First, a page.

SPUC welcomes delay on morning after pill
27 December 2000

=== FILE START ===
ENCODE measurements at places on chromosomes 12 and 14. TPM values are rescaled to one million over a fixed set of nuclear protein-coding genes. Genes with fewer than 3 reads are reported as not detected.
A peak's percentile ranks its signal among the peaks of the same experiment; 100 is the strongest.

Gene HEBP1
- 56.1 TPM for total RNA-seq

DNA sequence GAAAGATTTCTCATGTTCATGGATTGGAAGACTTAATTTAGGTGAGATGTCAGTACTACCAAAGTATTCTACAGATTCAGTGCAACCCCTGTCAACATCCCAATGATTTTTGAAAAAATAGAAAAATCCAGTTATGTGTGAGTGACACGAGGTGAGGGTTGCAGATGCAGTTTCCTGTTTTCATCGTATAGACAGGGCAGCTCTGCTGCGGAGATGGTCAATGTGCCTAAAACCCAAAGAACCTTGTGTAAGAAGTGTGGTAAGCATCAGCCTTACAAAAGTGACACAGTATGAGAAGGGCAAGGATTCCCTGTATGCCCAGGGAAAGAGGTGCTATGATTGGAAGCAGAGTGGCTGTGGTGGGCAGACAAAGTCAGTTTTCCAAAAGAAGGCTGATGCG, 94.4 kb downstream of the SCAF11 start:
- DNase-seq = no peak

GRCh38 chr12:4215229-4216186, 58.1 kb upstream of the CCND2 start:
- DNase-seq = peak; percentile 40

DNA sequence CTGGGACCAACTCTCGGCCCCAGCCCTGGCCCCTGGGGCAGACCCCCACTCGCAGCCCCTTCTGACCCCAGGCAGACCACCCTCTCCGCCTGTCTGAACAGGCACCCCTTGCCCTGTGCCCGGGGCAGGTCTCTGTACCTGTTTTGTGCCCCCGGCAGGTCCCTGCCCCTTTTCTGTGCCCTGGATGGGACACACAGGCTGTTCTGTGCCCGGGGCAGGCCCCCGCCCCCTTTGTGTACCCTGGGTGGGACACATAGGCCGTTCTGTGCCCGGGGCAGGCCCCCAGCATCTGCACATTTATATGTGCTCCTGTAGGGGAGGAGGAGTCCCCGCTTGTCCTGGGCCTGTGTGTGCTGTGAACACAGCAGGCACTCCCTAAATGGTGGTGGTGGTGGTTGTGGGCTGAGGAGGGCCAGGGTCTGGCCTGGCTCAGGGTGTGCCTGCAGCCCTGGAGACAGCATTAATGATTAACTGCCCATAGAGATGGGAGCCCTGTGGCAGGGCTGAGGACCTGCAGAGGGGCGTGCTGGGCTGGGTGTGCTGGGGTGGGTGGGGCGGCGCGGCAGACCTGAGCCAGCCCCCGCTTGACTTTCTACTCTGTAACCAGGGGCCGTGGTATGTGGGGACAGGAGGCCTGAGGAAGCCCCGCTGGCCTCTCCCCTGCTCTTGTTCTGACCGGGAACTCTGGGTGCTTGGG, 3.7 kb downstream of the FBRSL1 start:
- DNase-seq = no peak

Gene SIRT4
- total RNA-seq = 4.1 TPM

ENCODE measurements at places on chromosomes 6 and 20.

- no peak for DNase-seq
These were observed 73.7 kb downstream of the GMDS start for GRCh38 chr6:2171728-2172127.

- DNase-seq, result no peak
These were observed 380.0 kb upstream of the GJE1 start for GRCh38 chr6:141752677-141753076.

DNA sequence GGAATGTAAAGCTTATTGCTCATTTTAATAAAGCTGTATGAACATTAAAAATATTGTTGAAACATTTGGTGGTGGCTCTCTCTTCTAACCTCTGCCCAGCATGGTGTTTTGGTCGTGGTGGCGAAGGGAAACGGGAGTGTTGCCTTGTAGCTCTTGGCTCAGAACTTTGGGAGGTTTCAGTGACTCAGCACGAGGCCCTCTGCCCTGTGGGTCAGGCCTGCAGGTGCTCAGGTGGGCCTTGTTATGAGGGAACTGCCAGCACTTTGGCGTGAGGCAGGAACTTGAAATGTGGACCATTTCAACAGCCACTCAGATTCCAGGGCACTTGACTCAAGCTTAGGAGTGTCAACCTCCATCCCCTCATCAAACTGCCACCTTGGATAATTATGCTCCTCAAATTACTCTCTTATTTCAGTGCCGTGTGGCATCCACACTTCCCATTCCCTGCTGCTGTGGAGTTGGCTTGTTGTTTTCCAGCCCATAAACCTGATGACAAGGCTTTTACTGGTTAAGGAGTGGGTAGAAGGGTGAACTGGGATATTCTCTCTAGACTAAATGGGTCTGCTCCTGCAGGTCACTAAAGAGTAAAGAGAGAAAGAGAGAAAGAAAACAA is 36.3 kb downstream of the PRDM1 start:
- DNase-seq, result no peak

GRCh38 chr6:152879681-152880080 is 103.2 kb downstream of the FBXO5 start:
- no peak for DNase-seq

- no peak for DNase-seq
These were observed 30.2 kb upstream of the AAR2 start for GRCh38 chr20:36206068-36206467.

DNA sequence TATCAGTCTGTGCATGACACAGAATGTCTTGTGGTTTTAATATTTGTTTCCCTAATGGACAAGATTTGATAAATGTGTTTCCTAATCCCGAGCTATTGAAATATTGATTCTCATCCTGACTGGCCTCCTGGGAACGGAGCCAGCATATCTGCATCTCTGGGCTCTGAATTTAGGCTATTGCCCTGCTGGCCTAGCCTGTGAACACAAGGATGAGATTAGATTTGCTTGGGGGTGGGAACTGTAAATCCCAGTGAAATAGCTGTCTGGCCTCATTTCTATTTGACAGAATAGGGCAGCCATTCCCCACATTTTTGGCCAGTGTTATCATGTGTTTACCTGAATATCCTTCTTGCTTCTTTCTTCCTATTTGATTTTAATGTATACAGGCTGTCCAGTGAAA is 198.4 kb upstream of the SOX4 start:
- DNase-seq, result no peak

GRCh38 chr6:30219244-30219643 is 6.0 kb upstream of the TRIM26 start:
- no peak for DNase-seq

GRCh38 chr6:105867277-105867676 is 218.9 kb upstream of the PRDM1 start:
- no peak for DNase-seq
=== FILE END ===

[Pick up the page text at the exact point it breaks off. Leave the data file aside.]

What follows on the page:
SPUC welcomes delay on morning-after pill Westminster, 27 December 2000--The Society for the Protection of Unborn Children (SPUC) has welcomed a delay in the wider provision of morning-after pills as: "a chance to rethink an irresponsible and potentially disastrous change to social policy." Paul Tully, SPUC's general secretary, said: "This is a breathing space during which we shall seek to raise public awareness of this potent drug. It is an abuse of medicine and it encourages the abuse of women. "We hope the government will also realise that wider provision of morning-after pills fails the government's own test of 'evidence-based medicine'. The move may even be counter-productive. It could actually lead to more registered abortions. "It is quite wrong to describe these pills as emergency contraception. They make the womb hostile to any newly-conceived embryo and thereby cause abortions. Selling these pills through pharmacists will turn high street chemists into frontline abortion providers. "As well as threatening unborn children, morning-after pills can harm women's health. "The 1990s saw a five-fold increase in prescriptions of morning-after pills yet the overall rate of abortion rose. Ms Yvette Cooper, the public health minister, has conceded that it cannot be proven that morning-after pills reduce the rate of recorded abortion. Furthermore, morning-after pills do not protect against sexually transmitted diseases." Last week the National Pharmaceutical Association announced that morning-after pills would only be nationally available without prescription from the end of next month. It has been suggested that this is because of a shortage of supply from Schering Health Care Limited, the makers of Levonelle 2, a brand of morning-after pill.